Holy Week and Easter Excerpts
Recorded at Ascension Greek Orthodox Cathedral, Oakland, CA
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Holy Week and Easter at the Greek Orthodox Church of the Ascension
By Perecles Peter Phillips, Excerpts from Holy Week and Easter
He arrived in Oakland in 1926 and began a musical ministry that was to span 28 years. He was a man who chanted the music of our Most Holy Church with exquisite pride and dignity. God had bestowed upon him a magnificent bass-baritone voice. And that voice was heard only, and over a period of more than 50 years, when he chanted the hymns of his church. His name was Athanasios Alambakos and he was born in Philatria, Greece around 1873. In Philatria, he studied, and sang, with the Protopsalti (First Cantor) Basilios Albanis. He then went to Athens where he entered the Cantoral School directed by the noted Byzantine musician and cantor John Theodore Sakellaridis. God then ordained that he migrate to the United States.
Forty-two years ago, Alambakos gathered a small group of Altar Boys, myself among them, and patiently began the task of teaching them the music of the Divine Liturgy, Matins and other services. The Ascension Liturgical Choir is directly descended from that humble beginning.
On September 23, 1954, while chanting the music of the Divine Liturgy, Athanasios Alambakos musical ministry on this earth ended abruptly. God had chosen that moment to call Alambakos to His Eternal Kingdom. Athanasios Alambakos, His God given voice and the message he brought us through the hymns of our Most Holy Church, has not been forgotten. Every hymn, and reading, projected this Holy Cantor’s unshakable belief in the Resurrected Christ. Never was this belief more evident than during Holy Week and Easter.
Today, Holy Week and Easter services are the crowning jewels in the Liturgical year of the Ascension Parish, as they were when Alambakos first transmitted their significance. The tradition he established was continued by the first, and succeeding choir directors of our parish. From Constance Bales Dagres to Dawn Rostain, Helen Gonis, Elleny Satsonis Mahoney, Tula Marakas Gallanes, John Reckas, Thomas Pallad, Dr. Tikey Zes, Edward Godoshian and Peter Cardiasmenos, the Ascension Liturgical Choir has been blessed with dedicated directors. Each director left with us a significant mark.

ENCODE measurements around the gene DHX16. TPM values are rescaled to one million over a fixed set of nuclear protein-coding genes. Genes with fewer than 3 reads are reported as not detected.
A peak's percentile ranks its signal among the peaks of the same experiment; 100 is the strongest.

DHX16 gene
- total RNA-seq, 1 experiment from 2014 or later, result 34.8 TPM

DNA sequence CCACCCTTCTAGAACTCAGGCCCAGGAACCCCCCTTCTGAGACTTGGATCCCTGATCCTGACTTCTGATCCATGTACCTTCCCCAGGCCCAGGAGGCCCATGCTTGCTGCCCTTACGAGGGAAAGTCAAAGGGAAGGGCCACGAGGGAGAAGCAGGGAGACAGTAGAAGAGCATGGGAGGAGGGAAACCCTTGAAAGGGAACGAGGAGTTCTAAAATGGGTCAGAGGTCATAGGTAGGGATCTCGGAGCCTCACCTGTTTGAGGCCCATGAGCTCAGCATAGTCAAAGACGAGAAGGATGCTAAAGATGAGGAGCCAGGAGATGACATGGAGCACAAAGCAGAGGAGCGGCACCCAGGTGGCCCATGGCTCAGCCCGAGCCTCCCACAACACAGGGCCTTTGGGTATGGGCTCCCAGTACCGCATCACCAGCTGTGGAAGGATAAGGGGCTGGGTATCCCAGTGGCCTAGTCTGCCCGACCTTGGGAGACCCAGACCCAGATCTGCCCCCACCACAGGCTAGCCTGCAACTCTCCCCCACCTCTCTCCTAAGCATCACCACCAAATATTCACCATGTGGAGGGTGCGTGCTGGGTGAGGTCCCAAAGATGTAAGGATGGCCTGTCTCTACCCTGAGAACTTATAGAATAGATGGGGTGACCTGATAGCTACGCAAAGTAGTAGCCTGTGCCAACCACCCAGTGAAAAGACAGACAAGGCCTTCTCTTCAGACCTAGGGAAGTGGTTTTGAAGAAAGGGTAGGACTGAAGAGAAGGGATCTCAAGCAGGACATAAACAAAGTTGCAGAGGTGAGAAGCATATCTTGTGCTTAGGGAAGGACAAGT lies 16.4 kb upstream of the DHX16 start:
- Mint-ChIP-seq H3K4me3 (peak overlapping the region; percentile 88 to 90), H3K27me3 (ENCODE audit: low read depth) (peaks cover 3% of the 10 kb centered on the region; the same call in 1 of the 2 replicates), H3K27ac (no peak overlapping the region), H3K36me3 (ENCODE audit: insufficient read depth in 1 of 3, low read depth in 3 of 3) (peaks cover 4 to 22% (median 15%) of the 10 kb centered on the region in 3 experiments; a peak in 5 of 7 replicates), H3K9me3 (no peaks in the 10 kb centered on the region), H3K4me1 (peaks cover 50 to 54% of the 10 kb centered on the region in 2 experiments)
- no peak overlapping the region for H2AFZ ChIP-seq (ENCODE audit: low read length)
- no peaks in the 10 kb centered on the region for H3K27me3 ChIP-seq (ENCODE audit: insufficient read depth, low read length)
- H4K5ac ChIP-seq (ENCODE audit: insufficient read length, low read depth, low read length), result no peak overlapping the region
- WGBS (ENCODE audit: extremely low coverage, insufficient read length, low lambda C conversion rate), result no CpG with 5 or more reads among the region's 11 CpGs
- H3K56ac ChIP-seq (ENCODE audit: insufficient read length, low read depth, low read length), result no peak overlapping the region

Anna Marakas Counelis, who served with most of the aforementioned directors, is an accomplished pipe organist and pianist. Beyond that, she is a church musician in every sense of the word. Her total understanding of the service of our Most Holy Orthodox Church is evidenced every time she is seated at the console. Her sensitivity, for music and text, and a lifetime of dedication cannot be described in a few short words. She is “one of a kind.”
This commemorative album is intended solely as an offering to God’s Most Holy Orthodox Church. All of the choirs, you are about to hear, participate in the Holy Week and Easter Services. The core of the Women’s, Men’s and Byzantine Chant choirs emanate from the Liturgical Choir and are augmented by other members of our parish for the Holy Week and Easter services and other services throughout the year. There are 13 services throughout the week, from the Palm Sunday Liturgy to the Easter Sunday Vespers (Vespers of Love), in which one of these five choirs participate.
The four excerpts presented here focus on the following:
1. Christ’s parable of the five wise and five unwise virgins, Mary Magdalene’s repentance and Judas Iscariot’s betrayal of Christ (Holy Tuesday Evening).
2. Christ’s crucifixion and his bearing the Cross along the narrow road (Dolorous Way) to the hill known as “Golgotha.” (Holy Thursday Evening).
3. God’s deliverance of the Three Youths – Shadrach (Ananias), Meshach (Mishael) and Abednego (Azarias) – from Nebuchadnezzar’s fiery furnace. (Holy Saturday Morning Vesper and Liturgy of St. Basil the Great – often called the “Mikri Anastasi,” or, “Little Resurrection”).
4. The pronouncement of Christ’s Glorious Resurrection (Resurrection Matins).
Any attempt, on my part, to detail what you are about to hear would be both meager and redundant. Some 1.5 millennia have passed since the early hymnographers devoted their entire lives to the exaltation of God and His Christ in poetry and music. What they recorded, to this day, tells the story far better than any of us – who have inherited their God inspired message in music – could ever transmit.